, Volume 17, Issue 2, pp 127-134

Restaging with gallium scan identifies chemosensitive patients and predicts survival of poor-prognosis mediastinal Hodgkin's disease patients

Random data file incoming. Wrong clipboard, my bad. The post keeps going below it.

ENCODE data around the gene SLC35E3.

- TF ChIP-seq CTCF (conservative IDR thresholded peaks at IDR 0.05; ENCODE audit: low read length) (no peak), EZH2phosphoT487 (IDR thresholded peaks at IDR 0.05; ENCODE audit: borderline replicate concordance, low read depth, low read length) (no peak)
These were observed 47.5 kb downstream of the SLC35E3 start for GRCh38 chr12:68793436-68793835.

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Following treatment of mediastinal Hodgkin's disease (HD), residual masses are frequent and gallium scanning has proven to be of value in the evaluation of their specificity (fibrosis or active disease). This study assessed, for relapse and survival, the predictive value of restaging gallium scan of patients with a residual mass on computed tomography scan after induction chemotherapy. Between 1/89 and 12/97, in 53 newly diagnosed HD patients with a residual mediastinal mass, a gallium scan was performed after chemotherapy (3 or 4 courses) and always before consolidative radiotherapy. Characteristics at diagnosis were: nodular sclerosis histology, 89%; bulky mediastinal disease, 79%; B-symptoms, 51%. Results: gallium scan was positive in 16 patients (30%) and negative in 37 (70%). At median follow-up period of 36 months, freedom-from-progression rate was 86% versus 19% (P<0.0001) for patients with negativevs positive gallium scans, respectively. The 5-year overall survival (OS) rate was 68% and differed significantly (P<0.0001) between negative (91%) and positive (25%) gallium scanning groups. The specificity of gallium scanning was 91% and the sensitivity 72% with a positive predictive value of 81% and a negative predictive value of 86%. Evaluation with gallium scan after induction chemotherapy identifies chemosensitive patients among those with poorprognosis mediastinal HD. Although relapse may occur in patients with negative gallium scan, a postive gallium scan is highly predictive of failure and poor outcome, and treatment should thus be modified.